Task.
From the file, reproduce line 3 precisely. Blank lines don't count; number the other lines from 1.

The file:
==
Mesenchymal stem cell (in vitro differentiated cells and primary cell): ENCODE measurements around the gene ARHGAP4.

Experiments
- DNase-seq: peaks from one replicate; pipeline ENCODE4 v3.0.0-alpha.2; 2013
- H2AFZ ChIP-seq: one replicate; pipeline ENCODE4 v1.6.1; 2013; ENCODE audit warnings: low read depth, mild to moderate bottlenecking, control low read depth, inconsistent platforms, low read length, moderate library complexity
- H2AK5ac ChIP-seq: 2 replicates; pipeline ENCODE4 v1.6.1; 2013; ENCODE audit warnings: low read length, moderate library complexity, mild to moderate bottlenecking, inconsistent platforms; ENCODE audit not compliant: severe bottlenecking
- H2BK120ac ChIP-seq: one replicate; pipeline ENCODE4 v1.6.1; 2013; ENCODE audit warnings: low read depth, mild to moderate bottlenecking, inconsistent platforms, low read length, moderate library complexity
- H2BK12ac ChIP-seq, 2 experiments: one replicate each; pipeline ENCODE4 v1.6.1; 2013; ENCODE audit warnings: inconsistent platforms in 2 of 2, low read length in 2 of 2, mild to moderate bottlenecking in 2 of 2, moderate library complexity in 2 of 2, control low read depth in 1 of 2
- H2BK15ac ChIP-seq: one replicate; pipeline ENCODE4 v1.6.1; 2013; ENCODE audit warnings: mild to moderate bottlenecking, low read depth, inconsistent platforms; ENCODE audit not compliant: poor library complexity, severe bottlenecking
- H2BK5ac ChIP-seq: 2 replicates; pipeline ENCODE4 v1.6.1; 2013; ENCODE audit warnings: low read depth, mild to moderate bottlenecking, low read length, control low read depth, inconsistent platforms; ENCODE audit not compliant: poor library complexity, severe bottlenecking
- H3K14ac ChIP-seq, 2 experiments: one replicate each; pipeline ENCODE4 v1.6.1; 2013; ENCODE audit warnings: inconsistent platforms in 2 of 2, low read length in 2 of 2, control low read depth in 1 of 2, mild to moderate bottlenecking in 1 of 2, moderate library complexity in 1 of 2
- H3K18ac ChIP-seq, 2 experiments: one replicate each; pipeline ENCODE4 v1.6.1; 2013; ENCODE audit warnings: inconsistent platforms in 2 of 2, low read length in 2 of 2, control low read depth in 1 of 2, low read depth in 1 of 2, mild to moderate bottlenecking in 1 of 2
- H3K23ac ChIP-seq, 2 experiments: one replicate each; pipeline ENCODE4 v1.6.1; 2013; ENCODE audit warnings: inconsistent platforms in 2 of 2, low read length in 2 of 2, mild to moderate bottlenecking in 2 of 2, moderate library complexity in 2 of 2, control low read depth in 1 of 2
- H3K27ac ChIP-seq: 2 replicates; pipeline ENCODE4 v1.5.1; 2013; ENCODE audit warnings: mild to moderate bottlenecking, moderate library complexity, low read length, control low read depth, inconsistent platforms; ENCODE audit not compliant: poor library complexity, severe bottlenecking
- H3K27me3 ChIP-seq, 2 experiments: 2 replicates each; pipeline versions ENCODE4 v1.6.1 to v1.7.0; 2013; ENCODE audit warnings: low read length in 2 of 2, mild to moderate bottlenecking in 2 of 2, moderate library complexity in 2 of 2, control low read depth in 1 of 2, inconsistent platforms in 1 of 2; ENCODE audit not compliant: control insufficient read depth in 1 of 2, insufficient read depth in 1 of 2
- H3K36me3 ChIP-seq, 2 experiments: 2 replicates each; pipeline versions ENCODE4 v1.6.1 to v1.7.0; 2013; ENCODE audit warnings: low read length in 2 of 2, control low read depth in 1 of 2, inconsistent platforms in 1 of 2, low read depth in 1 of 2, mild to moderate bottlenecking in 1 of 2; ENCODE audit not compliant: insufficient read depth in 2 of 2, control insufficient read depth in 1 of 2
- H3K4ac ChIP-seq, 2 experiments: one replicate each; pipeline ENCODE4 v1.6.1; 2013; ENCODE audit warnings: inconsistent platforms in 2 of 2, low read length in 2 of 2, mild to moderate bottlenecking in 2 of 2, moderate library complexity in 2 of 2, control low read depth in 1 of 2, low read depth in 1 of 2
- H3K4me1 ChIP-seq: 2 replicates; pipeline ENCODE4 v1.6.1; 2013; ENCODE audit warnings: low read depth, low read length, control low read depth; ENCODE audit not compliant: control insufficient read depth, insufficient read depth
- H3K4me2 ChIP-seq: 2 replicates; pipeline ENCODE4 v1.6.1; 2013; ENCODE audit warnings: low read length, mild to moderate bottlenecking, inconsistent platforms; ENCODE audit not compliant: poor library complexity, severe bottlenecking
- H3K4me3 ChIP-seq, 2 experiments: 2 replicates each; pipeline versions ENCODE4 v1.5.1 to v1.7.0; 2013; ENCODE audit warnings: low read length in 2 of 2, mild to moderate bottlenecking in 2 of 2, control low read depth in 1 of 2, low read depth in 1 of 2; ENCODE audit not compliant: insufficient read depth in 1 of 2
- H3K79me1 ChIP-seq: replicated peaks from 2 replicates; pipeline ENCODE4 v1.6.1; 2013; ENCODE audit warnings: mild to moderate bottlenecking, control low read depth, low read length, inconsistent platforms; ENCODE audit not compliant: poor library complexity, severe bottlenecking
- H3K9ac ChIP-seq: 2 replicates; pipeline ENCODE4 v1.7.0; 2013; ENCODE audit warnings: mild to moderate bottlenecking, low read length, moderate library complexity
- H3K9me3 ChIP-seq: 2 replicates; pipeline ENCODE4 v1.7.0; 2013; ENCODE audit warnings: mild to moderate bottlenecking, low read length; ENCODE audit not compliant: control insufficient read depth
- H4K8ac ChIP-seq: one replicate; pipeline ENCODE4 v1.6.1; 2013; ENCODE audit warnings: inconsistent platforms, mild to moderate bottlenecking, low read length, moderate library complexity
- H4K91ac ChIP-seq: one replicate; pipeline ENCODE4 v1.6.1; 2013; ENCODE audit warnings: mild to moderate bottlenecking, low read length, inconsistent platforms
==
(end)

- DNase-seq: peaks from one replicate; pipeline ENCODE4 v3.0.0-alpha.2; 2013